Victim or Advocate? – Experiencing Evil’s Attacks is a Pre-requisite to Helping Victims

Mat 10:16-22  “Behold, I am sending you out as sheep in the midst of wolves, so be wise as serpents and innocent as doves.  (17)  Beware of men, for they will deliver you over to courts and flog you in their synagogues,  (18)  and you will be dragged before governors and kings for my sake, to bear witness before them and the Gentiles.  (19)  When they deliver you over, do not be anxious how you are to speak or what you are to say, for what you are to say will be given to you in that hour.

(20)  For it is not you who speak, but the Spirit of your Father speaking through you.  (21)  Brother will deliver brother over to death, and the father his child, and children will rise against parents and have them put to death,  (22)  and you will be hated by all for my name’s sake. But the one who endures to the end will be saved.

In this ministry at Unholy Charade and Light for Dark Times, we often come across people who identify themselves as “advocates for victims of abuse.” Now that is a very good thing – to be an advocate, to be one who speaks for victims. But with a fair degree of regularity we hear from such people and are left to wonder – do they really grasp this evil? Have they personally experienced it?  In people who have not been the targets of this wickedness, or who are still oblivious to what it really is, there remains a blindness. A lack of experiential, Spirit-given wisdom about it. And as a result, they really are not qualified to be an advocate for abuse victims. At some point they will fail those they claim they want to help. They will give false counsel and they will excuse the abuser.

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The Cognitive Dissonance Created by Hypocrites

The following is taken from a note from a friend. It is an example of how the Lord opens our eyes to the confusion and fog cast by those who claim to be fine Christians but aren’t. Let me define “cognitive dissonance” for those of you who may not be familiar with the term. Or rather, let’s call on good old Wikipedia for a definition:

In the field of psychology, cognitive dissonance is the mental discomfort (psychological stress) experienced by a person who holds two or more contradictory beliefsideas, or values. This discomfort is triggered by a situation in which a person’s belief clashes with new evidence perceived by the person. When confronted with facts that contradict beliefs, ideals, and values, people will find a way to resolve the contradiction to reduce their discomfort.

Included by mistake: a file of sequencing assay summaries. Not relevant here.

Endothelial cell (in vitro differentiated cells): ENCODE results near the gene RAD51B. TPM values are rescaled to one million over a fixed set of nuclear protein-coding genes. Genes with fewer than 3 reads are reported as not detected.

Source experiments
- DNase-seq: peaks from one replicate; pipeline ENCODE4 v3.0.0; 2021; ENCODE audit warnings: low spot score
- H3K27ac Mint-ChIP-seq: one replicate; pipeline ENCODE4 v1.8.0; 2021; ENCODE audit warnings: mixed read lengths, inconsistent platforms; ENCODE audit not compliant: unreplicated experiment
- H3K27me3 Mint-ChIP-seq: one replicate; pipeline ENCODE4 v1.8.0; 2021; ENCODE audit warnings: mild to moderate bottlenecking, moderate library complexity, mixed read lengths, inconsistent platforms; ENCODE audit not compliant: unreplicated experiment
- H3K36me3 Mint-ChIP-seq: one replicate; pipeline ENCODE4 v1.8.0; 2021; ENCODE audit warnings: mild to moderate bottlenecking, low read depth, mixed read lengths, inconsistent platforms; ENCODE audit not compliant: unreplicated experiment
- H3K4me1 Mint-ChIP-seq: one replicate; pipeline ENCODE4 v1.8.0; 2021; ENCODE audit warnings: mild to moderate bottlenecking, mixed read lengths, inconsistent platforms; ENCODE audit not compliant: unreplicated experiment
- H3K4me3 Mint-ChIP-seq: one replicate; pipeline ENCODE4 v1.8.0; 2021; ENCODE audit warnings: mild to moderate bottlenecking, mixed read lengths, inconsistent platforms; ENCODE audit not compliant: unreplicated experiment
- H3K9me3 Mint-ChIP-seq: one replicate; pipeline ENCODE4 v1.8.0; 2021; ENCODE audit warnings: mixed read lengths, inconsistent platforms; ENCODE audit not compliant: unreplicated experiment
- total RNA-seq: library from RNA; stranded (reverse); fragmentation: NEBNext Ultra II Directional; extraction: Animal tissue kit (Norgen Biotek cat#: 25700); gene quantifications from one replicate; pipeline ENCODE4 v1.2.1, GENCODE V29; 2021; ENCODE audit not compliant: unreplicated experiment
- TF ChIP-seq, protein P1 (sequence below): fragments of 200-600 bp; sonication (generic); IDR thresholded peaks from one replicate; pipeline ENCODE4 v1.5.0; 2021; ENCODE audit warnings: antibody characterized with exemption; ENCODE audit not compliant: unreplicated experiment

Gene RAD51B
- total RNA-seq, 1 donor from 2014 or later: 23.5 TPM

In other words, for the genuine Christian in a local church, the contradictory beliefs are 1) The claim of those around me that they are also real regenerate people, but 2) Their attitudes and behaviors do not square with the Bible’s statements about who a real Christian is. Therefore I have this stress, this tension in myself which I try to resolve. And the way we usually resolve it until we understand what the truth really is, is to assume that my observations and judgments either about the people or about Scripture, must be wrong.

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Holy Talk and Smooth Words – What they tell us

1Co 2:1-2 And I, when I came to you, brothers, did not come proclaiming to you the testimony of God with lofty speech or wisdom. (2) For I decided to know nothing among you except Jesus Christ and him crucified.

C.H. Spurgeon, writing in his autobiography [Volume 1, The Early Years, Banner of Truth], recalled lecturing students in his Pastors’ College about the arrogant style of speech so many in, as he called it, the “Establishment” church use to impress their listeners. With the ingenious sarcasm only Spurgeon could utilize, he said:

“There is an ecclesiastical twang which is much admired in the Establishment, a sort of steeple-in-the-throat grandeur, an aristocratic, theologic, parsonic, supernatural, infra-human mouthing of language and rolling over of words. It may be illustrated by the following specimen – ‘He that hath yaws to yaw, let him yaw,’ which is a remarkable, if not impressive, rendering of a Scripture text. Who does not know the hallowed way of pronouncing – ‘Dearly beloved brethren, the Scripture moveth us in divers places’?”

The point Spurgeon was making of course is that genuine pastors, and true Christians, do not put on airs in their speaking in order to be seen as unusually pious and godly. The thing is repugnant to a real child of God.

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